ONE OF the most significant collections of agricultural machinery ever assembled is set to go on show in Astwood Bank after a new museum was given the green light.
Sandhills Farm rural vintage machinery museum and visitor centre, on Edgioake Lane, will include more than 500 items collected by applicants SE Davis & Son over the past 50 years.
The extension on the company’s existing building will include a workshop, cafe, training room and viewing platforms and visitors will be able to enjoy demonstrations, guided tours and documentary history.
Hannah Moule, speaking on behalf of SE Davis & Son, said: “The items held within the collection have shaped today’s rural and agricultural landscape with many items being rare and unique, indeed some items are likely to be the only surviving ones in the world.
“The collection has been inspected by experts across the UK, it’s some of the most significant and historic collections of machinery ever assembled.
“It has now increased to such a size and with interest across the world the applicant would like to develop the collection to a private one and establish an independent rural museum best preserving the items for the long term.”
Members of Wychavon District Council’s planning committee unanimously voted in favour of the development last Thursday (August 14), with Coun Alastair Adams saying SE Davis & Son should be congratulated on their application.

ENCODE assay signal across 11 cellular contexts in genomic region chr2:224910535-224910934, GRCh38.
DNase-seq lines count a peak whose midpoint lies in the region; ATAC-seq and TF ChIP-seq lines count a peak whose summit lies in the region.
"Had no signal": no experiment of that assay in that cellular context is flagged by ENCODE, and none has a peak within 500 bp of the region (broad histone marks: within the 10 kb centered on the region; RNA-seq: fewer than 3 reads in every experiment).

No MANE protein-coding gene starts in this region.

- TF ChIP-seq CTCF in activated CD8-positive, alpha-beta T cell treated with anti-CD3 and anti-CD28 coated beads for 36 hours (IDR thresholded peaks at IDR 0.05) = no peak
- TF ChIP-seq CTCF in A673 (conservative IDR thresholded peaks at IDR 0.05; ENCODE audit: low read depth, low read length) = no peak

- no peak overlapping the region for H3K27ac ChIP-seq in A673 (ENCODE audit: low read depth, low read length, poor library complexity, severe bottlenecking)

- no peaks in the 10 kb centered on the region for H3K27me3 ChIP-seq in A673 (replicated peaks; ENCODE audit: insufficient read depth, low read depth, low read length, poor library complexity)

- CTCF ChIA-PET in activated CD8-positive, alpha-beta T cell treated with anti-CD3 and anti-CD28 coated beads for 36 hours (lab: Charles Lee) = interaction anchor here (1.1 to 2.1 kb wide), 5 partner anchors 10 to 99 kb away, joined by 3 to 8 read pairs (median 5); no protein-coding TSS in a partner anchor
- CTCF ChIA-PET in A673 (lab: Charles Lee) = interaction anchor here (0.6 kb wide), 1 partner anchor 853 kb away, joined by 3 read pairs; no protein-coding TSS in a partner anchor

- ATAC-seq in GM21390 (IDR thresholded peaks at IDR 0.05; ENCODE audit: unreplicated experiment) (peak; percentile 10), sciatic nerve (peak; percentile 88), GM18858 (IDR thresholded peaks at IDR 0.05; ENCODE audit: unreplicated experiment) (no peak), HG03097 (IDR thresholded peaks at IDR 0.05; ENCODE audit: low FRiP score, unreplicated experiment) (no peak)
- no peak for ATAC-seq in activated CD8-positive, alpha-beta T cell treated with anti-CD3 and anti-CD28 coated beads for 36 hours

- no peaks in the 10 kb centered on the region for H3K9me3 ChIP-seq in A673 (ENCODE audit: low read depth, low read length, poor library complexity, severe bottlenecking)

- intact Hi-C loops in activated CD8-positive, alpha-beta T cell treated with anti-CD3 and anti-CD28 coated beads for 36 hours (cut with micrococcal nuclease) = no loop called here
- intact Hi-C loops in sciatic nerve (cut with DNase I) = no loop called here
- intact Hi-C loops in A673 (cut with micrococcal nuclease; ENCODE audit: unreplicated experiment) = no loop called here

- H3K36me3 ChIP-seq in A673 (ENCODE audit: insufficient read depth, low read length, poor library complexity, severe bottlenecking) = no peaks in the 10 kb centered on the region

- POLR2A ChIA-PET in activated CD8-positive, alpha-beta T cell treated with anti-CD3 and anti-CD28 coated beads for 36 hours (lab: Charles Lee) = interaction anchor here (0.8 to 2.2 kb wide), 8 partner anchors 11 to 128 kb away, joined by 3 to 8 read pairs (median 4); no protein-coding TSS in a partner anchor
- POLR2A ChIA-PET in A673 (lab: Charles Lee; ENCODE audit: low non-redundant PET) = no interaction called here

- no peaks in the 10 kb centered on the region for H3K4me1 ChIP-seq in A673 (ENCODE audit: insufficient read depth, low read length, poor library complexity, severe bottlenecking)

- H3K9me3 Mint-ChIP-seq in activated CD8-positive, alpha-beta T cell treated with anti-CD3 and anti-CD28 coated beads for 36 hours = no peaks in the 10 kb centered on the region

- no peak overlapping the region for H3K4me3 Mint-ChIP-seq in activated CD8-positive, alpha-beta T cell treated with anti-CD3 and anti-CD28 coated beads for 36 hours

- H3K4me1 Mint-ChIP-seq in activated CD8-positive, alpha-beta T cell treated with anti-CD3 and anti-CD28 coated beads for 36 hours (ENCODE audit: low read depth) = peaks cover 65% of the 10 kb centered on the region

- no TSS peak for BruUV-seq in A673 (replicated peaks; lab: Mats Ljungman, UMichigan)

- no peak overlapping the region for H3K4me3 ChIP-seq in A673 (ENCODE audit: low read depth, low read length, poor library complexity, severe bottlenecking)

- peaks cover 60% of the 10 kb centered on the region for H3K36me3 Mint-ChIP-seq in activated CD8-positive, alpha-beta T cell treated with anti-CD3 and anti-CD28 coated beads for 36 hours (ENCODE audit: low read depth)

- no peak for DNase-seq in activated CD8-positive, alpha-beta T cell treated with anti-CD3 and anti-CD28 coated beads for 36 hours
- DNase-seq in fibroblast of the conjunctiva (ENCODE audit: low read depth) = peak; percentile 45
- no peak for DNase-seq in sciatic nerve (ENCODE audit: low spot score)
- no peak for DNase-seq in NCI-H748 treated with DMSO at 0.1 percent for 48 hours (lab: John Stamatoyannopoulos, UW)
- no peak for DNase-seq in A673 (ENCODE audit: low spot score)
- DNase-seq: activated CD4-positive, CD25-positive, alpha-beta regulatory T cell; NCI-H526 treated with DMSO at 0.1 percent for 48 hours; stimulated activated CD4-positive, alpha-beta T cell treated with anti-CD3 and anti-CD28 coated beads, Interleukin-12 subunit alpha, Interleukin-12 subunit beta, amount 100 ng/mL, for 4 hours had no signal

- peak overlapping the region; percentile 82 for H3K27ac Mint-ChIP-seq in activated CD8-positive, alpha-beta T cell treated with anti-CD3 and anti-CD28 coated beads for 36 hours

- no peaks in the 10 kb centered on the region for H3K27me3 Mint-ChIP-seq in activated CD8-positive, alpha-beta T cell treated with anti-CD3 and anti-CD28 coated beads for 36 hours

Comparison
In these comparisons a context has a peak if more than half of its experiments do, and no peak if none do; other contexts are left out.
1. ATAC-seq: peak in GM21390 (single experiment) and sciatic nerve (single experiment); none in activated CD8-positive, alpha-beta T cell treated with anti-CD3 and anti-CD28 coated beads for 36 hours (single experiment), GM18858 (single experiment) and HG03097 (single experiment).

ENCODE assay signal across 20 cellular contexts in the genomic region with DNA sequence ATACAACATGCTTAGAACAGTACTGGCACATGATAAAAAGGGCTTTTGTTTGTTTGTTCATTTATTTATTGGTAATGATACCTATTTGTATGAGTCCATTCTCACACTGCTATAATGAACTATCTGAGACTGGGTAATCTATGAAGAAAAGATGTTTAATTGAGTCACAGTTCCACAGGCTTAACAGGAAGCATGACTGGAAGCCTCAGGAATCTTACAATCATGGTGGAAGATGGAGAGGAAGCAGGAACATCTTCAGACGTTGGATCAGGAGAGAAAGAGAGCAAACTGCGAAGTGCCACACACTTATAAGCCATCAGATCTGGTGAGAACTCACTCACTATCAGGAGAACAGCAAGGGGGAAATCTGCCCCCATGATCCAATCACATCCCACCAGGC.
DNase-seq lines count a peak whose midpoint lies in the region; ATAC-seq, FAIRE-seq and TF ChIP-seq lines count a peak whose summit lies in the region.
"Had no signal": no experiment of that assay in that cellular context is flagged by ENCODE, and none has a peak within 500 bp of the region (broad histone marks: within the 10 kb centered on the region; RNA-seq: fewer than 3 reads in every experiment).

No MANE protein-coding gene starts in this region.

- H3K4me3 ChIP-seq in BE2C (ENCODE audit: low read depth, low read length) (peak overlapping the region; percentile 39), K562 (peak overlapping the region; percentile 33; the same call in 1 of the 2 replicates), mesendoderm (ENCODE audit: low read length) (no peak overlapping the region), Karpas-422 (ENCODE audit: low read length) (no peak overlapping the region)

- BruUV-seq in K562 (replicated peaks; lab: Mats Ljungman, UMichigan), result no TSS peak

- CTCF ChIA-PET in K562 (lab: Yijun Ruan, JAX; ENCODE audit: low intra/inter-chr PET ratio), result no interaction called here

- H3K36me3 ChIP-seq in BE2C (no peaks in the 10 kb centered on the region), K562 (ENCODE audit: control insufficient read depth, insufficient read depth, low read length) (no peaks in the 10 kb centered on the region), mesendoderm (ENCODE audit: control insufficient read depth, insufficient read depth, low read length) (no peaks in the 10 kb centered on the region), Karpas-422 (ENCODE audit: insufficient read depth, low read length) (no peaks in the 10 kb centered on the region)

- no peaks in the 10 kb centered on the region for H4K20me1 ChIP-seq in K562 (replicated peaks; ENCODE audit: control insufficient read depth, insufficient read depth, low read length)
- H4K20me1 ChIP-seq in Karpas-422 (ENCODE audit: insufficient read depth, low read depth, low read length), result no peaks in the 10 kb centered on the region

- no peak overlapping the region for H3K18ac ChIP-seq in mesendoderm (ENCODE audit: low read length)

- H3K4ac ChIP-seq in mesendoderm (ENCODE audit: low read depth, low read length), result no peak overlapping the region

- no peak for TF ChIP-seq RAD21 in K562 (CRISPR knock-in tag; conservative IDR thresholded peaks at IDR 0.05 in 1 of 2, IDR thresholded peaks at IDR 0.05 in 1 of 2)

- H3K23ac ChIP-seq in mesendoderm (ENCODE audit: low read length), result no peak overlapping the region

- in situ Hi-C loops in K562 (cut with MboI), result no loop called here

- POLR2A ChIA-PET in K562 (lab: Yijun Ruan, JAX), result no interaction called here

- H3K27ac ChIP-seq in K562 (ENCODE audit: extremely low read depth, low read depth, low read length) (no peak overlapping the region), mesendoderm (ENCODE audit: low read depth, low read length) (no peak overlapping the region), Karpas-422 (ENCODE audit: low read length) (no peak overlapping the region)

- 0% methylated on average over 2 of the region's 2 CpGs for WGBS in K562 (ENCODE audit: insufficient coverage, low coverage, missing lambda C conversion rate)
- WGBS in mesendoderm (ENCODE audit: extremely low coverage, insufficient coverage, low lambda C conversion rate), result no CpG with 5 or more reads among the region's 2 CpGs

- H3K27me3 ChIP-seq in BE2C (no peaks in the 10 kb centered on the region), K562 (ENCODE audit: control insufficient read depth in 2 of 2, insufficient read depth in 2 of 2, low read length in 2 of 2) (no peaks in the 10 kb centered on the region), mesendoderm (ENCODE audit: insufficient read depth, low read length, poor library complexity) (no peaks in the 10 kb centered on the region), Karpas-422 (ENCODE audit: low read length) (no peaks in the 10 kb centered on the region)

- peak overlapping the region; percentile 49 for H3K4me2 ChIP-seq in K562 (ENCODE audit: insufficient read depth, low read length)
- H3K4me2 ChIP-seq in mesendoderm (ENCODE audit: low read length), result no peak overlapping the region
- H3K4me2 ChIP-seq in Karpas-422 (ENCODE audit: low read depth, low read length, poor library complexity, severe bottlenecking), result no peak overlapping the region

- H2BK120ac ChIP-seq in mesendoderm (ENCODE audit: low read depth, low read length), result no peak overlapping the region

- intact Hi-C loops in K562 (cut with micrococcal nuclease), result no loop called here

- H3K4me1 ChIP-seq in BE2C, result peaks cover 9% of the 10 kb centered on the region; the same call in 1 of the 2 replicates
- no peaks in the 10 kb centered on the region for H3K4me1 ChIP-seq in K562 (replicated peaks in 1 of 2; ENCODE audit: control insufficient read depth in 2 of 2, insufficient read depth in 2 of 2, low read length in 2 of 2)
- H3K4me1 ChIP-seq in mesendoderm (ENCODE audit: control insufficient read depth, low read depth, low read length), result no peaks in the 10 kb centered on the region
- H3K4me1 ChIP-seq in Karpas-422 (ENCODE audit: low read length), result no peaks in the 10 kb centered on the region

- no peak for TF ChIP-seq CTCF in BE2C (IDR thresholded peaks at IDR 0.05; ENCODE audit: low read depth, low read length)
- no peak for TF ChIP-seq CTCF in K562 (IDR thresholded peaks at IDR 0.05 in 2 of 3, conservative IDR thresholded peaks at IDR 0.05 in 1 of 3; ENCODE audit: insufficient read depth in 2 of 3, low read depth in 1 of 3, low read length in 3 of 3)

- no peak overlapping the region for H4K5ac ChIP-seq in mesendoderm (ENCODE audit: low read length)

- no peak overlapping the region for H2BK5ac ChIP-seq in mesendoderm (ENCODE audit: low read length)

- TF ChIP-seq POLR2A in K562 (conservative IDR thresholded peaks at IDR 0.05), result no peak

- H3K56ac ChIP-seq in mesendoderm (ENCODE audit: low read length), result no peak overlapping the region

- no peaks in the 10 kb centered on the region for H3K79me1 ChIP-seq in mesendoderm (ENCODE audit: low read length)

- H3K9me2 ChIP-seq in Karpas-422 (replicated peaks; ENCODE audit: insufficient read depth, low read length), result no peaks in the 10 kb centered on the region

Coun Audrey Steel also said: “The future of this site can now be assured and bring with it some very welcome assets to the area.
“Keeping the valuable machinery in a better environment, an education area, giving much needed information to young and old alike and the site as a whole will all increase tourism, which is always welcome.”
Coun Jo Sandalls added: “I entirely support this application.
“I feel this will provide employment in the area not just now but in the future.
“I know it is in the greenbelt but I think the benefits of this development outweigh that.”
Paul Davis, director of the company, said it was unlikely any groundwork would start before Christmas, but was hopeful some of the development would be completed by the end of next year.
He told The Standard: “We were very pleased after a number of years of trying to get planning permission that we have now been granted it and hopefully it will allow us to go on to preserving this very important vintage machinery.
“For the last five years we’ve been trying very actively to get a planning proposal passed, but we’ve been trying for 20 years to get a building of a large enough scale to house the majority of the collection.”
He added now permission had been granted, they would start drawing up the plans for the building and hopefully get started soon.